With consumers now stepping out of their homes and trusting restaurants, the face of the dine-in and food delivery industries has changed since the lockdown in March affected them severely. While they haven’t fully recovered yet, there is hope and the future looks full of potential.
With industries still scrambling to adjust to the pandemic, we were witness to the brutal battering and subsequent rise of the dine-in and food delivery industries in our country. From March onwards, lockdown brought them face to face with severe problems, like low footfall because of fear amongst the consumers, inability to thus pay rent, and having to fire employees. The National Restaurant Association of India cautioned that even 10%-20% of job losses among its 7.3 million employees in restaurants across India would mean up to 15 lakh unemployed people. With the industry looking at losses of around Rs 1 lakh crore during the lockdown, it became extremely hard for many restaurants to keep their heads above the water.
Restaurants have had to re-strategize their operations to accommodate new social changes like distance seating, paperless menus, constant sanitization, and temperature checks. The coming of October and the festive season saw an increase in dine-in traffic, with consumers struggling to sneak in one moment of solace in their lives. However, this industry is yet to recover from its Covid slump. With only 17% of dine-in restaurants open for business (and at low capacity), the industry is operating at 8-10% of pre-Covid levels. According to a report by Zomato, “Out of the 83% restaurants that are not open for business, 10% restaurants have already shut down permanently and we anticipate an additional 30% restaurants to not reopen at all. Remaining 43% are closed right now but likely to open, as the situation becomes better.” Some Khan Market favorites that have closed permanently include Café Turtle, Smoke House Deli, and Sidewok.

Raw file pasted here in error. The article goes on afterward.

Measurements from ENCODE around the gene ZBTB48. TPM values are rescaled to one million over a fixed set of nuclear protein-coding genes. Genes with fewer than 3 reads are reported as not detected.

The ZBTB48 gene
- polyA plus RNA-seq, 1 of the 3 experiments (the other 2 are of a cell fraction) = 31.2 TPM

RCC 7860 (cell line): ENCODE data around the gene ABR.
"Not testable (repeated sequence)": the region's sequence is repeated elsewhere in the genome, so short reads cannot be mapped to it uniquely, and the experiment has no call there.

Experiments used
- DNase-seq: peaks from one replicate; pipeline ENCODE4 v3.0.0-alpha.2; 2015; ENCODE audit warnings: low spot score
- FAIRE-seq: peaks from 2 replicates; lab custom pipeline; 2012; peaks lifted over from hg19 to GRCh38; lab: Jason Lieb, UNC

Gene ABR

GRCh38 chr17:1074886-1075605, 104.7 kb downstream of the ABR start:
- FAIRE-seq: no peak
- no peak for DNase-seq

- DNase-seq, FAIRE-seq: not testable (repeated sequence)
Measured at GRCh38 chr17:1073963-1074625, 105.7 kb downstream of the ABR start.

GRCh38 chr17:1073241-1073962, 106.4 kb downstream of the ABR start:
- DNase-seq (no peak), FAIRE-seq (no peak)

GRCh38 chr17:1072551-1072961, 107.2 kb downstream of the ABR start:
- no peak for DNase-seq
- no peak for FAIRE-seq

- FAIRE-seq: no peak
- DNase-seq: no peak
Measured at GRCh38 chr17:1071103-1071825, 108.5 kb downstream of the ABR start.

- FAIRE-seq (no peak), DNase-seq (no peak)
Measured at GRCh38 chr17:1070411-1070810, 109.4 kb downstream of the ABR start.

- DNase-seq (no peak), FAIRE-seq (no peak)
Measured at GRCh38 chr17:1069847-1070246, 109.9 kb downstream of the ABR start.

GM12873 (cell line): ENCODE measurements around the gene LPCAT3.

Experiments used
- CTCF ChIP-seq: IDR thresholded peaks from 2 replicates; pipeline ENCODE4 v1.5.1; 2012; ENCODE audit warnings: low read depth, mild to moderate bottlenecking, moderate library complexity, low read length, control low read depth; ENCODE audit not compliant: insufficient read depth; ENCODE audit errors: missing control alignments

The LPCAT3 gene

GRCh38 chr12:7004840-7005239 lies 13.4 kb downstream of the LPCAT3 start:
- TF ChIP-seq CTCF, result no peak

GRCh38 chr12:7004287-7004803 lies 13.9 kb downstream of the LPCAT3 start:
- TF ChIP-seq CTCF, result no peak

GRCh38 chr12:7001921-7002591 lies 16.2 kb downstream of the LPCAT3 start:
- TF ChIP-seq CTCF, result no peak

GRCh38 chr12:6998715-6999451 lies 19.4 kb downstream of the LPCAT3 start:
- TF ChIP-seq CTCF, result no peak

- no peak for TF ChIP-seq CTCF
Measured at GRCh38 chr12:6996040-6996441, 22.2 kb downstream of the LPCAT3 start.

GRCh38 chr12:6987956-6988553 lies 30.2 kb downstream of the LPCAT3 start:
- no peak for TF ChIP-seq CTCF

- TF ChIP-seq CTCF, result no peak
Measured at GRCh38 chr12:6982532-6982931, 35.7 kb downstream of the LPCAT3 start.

Quick service restaurants like Burger King and McDonald’s have had to convert their dine-in consumers into online consumers. They have had to shift their 20%-30% online revenue models to a whopping 70% by building their own delivery systems while also being dependent on other deliverers like Swiggy and Zomato.
The conditions aren’t as brutal for the food delivery industry that continues to recover steadily. Zomato reported, “We estimate that between other food aggregators and direct restaurant channels, Indians have ordered 20 crore times since the lockdown. The number of restaurants offering food delivery is at 70% of pre-Covid levels. Out of this, about 5% of restaurants did not offer food delivery services pre-Covid. Most of these are dining out centric places which have shown agility to pivot to food delivery.” While cities like Delhi and Mumbai are nearing full recovery, cities like Kolkata and Ranchi have already recovered.
This recovery is credited to an increase in order size and time spent at home by consumers. With consumers spending festivals like Diwali, Teachers’ Day, etc. at home with their families, the order size has increased. Working from home has also created an increased dependency on online food ordering since there is hardly any bifurcation between a workspace and a personal space- this makes the consumers more easily tired. Now, with premium or more expensive restaurants also offering online delivery, consumers’ trust has increased and also attracted better traffic. It was also observed that the ordering rate of customers after their first order during lockdown is the same as pre-Covid. This shows that the first order is the key for consumers to cross the bump of safety perception.
Feature Image Credits: Financial Times
Kashvi Raj Singh